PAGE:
Continuing his assault on the company he founded, John Schnatter on Monday told franchisees in a letter that he had recommended Papa John’s CEO Steve Ritchie be ousted in June, before controversy engulfed the pizza chain and left its chairman without a role.
In the letter, published Monday on the website Save Papa John’s, Schnatter said the board agreed to oust Ritchie and asked him to become the chain’s executive chairman.
Schnatter also wrote that the company’s human resources department has “detailed evidence of sexual misconduct, harassment and intimidation by virtually everyone” in Ritchie’s inner circle.
“As for Steve, I’ve given him chance after chance to prove himself as CEO,” Schnatter wrote. “It is now clear, however, that he is out of his depth as CEO. It is simply not enough—in fact it is destructive of the company we all love—for him to repeatedly tell us everything will be OK, see that things remain unsatisfactory, and then watch as Steve blames someone else.”
In a statement on Monday, Papa John’s accused Schnatter of making false statements and said that he was never asked to be executive chairman.
“Once again, John Schnatter is making untrue and disparaging statements in a self-serving attempt to distract from the damaging impact his own words and actions have had on the company and our stakeholders,” the company said. “At no time has the board asked John Schnatter to become executive chairman. In fact, the company has taken multiple steps to separate itself from him. John Schnatter also publicly supported Steve Ritchie’s appointment as CEO at the end of last year.”
The letter continues an intensifying battle between the Louisville, Ky.-based pizza chain and its disgraced founder, who resigned as chairman last month after acknowledging he used the N-word during a conference call.
That incident followed a November incident in which Schnatter, who was then CEO, blamed NFL player protests during the national anthem for the league’s poor ratings and, in turn, Papa John’s own weakening same-store sales.
Since the controversies began, Papa John’s same-store sales have deteriorated, falling 6.1% in North America in the second quarter and then 10.1% in July as the controversy worsened.
Schnatter owns 31% of Papa John’s stock and remains a director, and he has since said that he regrets resigning as chairman and that only he can fix the company. He has blamed the company’s sales challenges on existing management and its response to the comments.
The result is an odd war between Schnatter and Ritchie, who served as the company’s president while Schnatter was CEO before taking over the top job in January.
“I am so proud of Steve,” Schnatter said of Ritchie in December. “Steve will put the spotlight on our pizza and the most important ingredient, our team members.”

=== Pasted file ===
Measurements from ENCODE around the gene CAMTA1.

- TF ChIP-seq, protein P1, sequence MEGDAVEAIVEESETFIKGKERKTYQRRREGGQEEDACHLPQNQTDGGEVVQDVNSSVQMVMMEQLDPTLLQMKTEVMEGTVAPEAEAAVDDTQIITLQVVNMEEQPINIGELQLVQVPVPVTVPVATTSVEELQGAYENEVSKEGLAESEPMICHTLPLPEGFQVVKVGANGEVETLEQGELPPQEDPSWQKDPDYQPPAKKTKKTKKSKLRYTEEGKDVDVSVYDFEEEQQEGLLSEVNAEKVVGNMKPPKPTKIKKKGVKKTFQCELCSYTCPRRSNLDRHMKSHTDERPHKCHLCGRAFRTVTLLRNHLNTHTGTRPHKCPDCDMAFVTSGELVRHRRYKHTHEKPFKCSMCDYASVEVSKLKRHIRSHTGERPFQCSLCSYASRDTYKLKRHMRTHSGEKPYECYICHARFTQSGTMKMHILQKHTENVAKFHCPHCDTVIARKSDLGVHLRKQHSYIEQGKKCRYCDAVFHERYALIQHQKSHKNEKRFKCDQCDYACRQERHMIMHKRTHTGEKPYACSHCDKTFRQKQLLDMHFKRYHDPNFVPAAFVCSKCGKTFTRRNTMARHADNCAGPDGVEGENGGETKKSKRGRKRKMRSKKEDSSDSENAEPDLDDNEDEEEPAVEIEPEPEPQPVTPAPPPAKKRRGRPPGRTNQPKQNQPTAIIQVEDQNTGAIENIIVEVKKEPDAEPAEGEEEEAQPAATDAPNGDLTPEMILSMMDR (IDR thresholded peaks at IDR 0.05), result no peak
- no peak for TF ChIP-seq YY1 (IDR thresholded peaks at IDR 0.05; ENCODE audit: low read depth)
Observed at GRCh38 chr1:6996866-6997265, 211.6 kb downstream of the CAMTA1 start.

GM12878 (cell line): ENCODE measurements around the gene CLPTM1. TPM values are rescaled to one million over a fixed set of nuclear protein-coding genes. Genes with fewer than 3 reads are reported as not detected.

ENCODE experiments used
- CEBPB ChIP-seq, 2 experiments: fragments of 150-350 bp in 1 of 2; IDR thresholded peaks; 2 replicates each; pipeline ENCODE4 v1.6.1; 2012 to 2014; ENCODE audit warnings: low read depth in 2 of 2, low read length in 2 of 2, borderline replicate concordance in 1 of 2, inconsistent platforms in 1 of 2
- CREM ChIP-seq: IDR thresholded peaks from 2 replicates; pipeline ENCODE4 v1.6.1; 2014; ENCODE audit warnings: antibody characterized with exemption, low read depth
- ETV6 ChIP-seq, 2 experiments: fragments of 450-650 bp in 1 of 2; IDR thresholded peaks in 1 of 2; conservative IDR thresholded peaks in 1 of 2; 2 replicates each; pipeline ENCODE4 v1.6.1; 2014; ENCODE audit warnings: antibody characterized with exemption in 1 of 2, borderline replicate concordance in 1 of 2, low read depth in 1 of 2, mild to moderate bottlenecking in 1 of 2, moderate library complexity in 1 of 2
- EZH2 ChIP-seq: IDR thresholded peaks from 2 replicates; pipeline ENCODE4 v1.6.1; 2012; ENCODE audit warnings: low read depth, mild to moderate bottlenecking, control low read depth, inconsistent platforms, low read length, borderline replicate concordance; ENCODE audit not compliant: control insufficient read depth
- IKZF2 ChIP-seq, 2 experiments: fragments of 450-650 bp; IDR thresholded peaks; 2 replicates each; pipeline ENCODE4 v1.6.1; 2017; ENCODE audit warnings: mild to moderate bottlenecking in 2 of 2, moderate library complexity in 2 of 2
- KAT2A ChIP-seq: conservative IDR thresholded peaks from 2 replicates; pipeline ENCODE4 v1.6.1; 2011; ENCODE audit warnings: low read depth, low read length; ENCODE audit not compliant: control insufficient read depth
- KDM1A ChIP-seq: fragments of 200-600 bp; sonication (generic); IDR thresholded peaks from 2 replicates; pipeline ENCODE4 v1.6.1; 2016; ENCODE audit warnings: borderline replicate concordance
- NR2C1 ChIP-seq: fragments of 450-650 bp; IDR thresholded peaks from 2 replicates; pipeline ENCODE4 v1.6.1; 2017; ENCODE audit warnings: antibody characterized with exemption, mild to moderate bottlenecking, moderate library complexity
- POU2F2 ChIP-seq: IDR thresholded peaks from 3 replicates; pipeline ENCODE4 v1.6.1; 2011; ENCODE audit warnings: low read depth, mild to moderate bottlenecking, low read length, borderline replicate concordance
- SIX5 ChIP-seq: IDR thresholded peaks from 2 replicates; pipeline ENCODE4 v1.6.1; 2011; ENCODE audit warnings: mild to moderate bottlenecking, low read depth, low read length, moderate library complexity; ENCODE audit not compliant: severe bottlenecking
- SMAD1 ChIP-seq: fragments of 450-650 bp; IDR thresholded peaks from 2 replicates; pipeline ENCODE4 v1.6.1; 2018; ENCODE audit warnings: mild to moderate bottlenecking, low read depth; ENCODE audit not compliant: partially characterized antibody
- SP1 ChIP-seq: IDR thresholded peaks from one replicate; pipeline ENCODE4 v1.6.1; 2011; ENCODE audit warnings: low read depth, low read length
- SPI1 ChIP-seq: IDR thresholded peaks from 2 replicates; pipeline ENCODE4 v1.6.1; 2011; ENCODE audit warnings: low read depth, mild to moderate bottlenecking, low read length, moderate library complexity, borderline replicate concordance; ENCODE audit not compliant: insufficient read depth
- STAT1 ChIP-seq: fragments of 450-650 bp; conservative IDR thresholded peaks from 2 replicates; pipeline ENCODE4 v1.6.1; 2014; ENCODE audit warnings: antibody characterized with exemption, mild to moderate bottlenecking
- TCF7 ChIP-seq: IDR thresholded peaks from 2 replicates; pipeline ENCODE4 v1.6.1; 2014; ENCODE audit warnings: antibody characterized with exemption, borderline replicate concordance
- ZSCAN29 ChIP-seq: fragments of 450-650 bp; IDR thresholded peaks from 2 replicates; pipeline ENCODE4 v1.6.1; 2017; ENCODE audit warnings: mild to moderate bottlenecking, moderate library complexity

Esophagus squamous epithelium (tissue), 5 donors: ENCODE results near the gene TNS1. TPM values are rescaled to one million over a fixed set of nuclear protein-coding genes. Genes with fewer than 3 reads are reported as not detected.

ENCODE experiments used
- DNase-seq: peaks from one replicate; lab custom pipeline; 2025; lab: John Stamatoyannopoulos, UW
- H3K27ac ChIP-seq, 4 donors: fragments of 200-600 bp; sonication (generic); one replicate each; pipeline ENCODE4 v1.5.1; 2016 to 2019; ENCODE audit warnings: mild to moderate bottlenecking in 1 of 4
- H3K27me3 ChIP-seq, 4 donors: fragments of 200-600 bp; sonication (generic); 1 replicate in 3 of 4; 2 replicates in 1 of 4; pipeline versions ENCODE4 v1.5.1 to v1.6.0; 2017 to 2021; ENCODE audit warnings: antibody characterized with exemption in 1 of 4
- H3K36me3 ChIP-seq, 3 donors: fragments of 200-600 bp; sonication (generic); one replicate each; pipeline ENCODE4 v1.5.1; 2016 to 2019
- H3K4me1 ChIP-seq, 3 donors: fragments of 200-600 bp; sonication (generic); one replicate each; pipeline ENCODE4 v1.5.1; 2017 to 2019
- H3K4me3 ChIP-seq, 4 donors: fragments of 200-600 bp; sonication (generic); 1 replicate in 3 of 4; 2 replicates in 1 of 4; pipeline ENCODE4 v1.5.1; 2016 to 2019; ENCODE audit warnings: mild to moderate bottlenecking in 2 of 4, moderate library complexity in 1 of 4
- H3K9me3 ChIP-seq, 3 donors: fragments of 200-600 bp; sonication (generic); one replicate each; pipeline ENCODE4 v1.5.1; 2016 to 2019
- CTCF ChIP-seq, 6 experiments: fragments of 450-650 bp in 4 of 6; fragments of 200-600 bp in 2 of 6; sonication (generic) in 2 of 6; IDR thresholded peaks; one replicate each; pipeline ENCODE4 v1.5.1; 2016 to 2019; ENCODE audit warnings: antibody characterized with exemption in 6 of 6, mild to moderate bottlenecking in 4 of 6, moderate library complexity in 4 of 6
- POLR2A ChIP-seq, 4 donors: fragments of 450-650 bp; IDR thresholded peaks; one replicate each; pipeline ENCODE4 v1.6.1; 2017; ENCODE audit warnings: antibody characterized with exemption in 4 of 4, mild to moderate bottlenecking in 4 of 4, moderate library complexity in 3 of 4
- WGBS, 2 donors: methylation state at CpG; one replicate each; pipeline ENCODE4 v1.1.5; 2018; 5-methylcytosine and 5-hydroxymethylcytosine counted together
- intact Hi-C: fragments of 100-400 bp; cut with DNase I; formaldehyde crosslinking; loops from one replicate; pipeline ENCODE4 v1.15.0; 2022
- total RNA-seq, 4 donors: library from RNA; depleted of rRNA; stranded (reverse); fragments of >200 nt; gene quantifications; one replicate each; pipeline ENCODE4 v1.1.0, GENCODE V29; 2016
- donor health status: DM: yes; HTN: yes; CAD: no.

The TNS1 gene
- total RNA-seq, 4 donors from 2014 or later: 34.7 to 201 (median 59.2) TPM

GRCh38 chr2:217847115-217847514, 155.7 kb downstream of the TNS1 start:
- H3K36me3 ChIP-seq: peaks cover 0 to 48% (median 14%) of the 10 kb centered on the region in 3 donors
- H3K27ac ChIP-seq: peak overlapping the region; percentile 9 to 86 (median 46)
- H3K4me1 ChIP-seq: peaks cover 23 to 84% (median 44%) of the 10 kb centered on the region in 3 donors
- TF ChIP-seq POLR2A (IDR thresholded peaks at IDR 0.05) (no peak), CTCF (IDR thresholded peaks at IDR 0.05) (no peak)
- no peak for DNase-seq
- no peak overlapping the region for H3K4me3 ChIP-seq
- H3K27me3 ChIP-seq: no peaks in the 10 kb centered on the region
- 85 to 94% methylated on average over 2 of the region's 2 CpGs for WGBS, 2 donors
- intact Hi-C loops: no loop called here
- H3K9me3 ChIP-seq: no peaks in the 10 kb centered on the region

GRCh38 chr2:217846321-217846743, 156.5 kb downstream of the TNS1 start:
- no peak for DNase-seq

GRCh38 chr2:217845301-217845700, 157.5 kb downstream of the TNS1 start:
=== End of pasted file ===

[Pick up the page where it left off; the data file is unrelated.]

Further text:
Schnatter now blames Ritchie for the current problems and says that the company’s board and management together own just 2% of Papa John’s shares.
“Papa John’s is not just an investment for me,” Schnatter said. “It’s my life, my job and my passion. I care about this company. I care about its franchisees, employees, customers and shareholders. My name is on every pizza box. I will do everything I can to make sure Papa John’s thrives, not only as a shareholder but as someone who loves this company and the people who dedicate their lives to it.”
Since the July controversy, Papa John’s ended Schnatter’s founder’s agreement and stopped using him in its commercials and other marketing.
The company has tried to distance itself from Schnatter and the image left by the comments. It announced a series of moves last week aimed at improving the company’s diversity and culture. Papa John’s also told customers who complained about Schnatter’s remarks, “Thank you for your anger,” in a video posted to social media sites.
“We have taken important steps to move the company forward and create a better future,” Papa John’s said in its statement. “The special committee, franchisees, employees and shareholders are supportive of these steps and the new business priorities being executed by the leadership team, led by CEO Steve Ritchie. We are confident in the company and the new direction we are headed.”
Schnatter has filed a lawsuit against the company and has posted details of the lawsuit, along with letters and other releases, on his website.
In his latest letter, Schnatter said that one of Ritchie’s direct reports was having an affair with a woman in the IT department. That IT employee “secretly accessed” Schnatter’s review of Ritchie, which included him among a list of senior management that needed to be replaced.
“She secretly accessed my draft review of Steve and shared those drafts with her ‘boyfriend,’ who then gave them to Steve,” Schnatter wrote. “Steve then decided, and communicated to others, that he needed to get rid of me to save his own job.”